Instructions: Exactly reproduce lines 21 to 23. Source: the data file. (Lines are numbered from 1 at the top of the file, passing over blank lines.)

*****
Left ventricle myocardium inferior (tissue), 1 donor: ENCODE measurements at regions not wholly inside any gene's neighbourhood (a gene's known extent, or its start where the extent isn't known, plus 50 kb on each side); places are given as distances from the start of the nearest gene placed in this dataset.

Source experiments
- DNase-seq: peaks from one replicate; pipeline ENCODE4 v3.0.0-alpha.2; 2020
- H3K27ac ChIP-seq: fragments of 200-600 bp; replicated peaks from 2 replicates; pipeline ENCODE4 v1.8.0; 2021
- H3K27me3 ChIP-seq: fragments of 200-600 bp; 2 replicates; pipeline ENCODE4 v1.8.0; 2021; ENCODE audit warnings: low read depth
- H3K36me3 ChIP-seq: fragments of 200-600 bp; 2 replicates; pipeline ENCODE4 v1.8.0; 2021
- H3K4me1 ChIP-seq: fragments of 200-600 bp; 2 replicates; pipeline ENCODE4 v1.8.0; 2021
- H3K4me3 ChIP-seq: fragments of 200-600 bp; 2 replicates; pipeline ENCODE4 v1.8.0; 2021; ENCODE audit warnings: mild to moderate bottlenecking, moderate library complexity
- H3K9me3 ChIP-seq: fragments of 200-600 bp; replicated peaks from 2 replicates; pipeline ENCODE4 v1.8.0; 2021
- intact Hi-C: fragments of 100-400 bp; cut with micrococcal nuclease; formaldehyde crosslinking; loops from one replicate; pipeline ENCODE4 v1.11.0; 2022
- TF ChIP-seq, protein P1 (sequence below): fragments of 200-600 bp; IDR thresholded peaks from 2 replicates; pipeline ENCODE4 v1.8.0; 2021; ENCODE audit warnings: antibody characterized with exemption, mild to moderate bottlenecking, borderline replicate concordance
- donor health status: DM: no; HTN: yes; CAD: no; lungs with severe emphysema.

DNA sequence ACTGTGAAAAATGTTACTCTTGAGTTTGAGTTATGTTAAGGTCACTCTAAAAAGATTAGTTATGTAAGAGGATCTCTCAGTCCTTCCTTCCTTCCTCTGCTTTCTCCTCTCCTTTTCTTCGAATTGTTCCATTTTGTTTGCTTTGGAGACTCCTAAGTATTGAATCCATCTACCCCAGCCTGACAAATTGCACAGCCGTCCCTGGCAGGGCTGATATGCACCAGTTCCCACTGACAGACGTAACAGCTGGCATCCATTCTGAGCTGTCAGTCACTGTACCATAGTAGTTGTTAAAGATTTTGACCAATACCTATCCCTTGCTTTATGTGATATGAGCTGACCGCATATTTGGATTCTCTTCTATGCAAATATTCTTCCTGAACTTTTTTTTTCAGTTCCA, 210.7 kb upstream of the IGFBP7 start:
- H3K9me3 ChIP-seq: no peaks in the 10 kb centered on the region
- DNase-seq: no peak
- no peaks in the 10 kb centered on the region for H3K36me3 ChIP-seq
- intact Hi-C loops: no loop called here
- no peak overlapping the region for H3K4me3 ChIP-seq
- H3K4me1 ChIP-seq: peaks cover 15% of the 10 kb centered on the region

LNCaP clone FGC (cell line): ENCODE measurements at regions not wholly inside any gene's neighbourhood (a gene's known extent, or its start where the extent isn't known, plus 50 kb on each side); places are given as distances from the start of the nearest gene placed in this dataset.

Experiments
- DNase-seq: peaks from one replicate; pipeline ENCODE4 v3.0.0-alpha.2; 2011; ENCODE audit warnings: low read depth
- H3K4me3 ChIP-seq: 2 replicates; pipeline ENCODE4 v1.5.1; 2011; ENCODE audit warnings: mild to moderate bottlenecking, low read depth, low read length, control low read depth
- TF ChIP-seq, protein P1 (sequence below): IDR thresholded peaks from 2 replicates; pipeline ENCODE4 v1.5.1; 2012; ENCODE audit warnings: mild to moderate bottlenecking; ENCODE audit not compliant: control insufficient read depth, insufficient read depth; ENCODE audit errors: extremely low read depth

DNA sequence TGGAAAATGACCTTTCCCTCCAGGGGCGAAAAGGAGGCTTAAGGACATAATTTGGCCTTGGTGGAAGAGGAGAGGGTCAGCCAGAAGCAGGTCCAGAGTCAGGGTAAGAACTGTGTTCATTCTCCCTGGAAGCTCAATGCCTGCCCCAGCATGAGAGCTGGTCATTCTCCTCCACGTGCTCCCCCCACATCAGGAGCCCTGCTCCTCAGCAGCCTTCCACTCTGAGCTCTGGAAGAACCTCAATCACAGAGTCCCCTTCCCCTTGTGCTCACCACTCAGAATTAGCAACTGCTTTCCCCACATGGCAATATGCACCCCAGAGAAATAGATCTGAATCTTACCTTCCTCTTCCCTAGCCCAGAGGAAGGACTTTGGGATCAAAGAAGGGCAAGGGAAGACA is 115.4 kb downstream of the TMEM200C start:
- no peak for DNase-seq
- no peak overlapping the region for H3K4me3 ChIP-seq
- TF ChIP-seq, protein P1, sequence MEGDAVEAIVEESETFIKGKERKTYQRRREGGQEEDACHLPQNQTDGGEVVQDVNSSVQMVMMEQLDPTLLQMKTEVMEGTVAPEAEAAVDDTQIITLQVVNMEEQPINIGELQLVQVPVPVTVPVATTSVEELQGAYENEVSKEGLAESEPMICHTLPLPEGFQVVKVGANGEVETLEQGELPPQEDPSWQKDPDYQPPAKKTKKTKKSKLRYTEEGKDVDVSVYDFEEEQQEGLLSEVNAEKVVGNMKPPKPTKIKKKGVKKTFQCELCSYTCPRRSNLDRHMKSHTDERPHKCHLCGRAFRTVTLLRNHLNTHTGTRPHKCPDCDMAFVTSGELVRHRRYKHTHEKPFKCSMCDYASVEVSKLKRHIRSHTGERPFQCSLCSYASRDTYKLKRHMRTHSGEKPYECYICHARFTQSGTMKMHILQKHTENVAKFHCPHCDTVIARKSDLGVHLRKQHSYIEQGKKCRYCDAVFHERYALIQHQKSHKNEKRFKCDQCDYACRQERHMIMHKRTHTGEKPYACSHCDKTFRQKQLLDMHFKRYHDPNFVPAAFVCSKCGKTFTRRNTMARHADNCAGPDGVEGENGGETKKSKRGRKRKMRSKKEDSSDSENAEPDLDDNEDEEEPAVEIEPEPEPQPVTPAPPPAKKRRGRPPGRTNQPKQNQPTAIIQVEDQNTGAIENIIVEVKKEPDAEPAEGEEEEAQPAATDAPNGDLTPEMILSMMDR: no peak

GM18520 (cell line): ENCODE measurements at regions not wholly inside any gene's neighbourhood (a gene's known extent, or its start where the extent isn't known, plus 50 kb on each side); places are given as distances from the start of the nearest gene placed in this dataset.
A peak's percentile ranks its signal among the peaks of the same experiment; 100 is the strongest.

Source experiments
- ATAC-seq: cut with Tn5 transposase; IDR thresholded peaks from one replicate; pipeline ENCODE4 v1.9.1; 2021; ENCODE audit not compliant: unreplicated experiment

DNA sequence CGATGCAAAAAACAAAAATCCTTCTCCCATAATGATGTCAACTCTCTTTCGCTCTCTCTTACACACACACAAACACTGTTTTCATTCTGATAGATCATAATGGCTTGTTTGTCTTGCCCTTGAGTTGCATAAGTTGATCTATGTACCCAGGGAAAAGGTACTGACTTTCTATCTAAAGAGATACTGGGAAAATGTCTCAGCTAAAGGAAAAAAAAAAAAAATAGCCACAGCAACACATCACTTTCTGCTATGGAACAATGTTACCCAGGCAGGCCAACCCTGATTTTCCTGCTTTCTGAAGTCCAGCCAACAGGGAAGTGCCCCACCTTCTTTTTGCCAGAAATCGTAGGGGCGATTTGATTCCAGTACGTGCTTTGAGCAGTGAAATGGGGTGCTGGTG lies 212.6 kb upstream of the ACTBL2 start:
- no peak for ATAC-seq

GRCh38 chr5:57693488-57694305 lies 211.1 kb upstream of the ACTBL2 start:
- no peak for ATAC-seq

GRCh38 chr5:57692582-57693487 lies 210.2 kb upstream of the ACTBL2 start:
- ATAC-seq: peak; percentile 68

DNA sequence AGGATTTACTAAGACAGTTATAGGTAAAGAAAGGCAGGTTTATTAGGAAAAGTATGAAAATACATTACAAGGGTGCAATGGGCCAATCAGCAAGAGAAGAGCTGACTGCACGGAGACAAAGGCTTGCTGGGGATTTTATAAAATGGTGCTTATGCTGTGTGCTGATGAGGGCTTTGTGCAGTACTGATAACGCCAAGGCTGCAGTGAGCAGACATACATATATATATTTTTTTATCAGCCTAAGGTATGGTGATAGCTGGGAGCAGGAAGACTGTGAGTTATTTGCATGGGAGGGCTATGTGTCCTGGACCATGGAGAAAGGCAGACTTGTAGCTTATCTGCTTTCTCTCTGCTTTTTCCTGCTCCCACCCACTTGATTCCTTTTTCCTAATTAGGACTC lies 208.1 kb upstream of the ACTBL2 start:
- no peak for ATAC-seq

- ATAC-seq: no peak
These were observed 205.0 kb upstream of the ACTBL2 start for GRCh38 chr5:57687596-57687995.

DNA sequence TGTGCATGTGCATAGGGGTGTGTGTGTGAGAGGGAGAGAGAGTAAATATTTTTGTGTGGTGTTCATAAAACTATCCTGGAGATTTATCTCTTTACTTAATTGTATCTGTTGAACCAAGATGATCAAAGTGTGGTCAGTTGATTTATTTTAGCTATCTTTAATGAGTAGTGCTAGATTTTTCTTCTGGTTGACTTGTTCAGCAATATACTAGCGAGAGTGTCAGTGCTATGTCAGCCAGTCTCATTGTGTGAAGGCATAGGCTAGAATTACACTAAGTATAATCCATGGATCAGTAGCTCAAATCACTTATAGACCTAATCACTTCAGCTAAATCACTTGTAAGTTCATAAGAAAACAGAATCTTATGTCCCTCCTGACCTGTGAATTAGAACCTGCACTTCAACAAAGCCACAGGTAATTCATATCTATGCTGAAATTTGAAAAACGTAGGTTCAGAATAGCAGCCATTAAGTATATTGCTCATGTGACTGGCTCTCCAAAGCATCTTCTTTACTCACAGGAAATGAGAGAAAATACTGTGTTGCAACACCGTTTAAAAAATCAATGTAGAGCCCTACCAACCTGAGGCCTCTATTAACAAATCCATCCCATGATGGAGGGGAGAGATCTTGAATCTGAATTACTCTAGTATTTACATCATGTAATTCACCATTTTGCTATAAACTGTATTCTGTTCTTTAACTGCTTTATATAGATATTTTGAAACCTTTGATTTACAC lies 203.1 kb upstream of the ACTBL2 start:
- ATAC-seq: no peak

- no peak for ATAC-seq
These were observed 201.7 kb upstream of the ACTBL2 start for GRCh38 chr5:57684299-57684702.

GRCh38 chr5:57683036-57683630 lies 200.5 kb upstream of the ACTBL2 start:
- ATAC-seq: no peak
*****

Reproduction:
Experiments
- DNase-seq: peaks from one replicate; pipeline ENCODE4 v3.0.0-alpha.2; 2011; ENCODE audit warnings: low read depth
- H3K4me3 ChIP-seq: 2 replicates; pipeline ENCODE4 v1.5.1; 2011; ENCODE audit warnings: mild to moderate bottlenecking, low read depth, low read length, control low read depth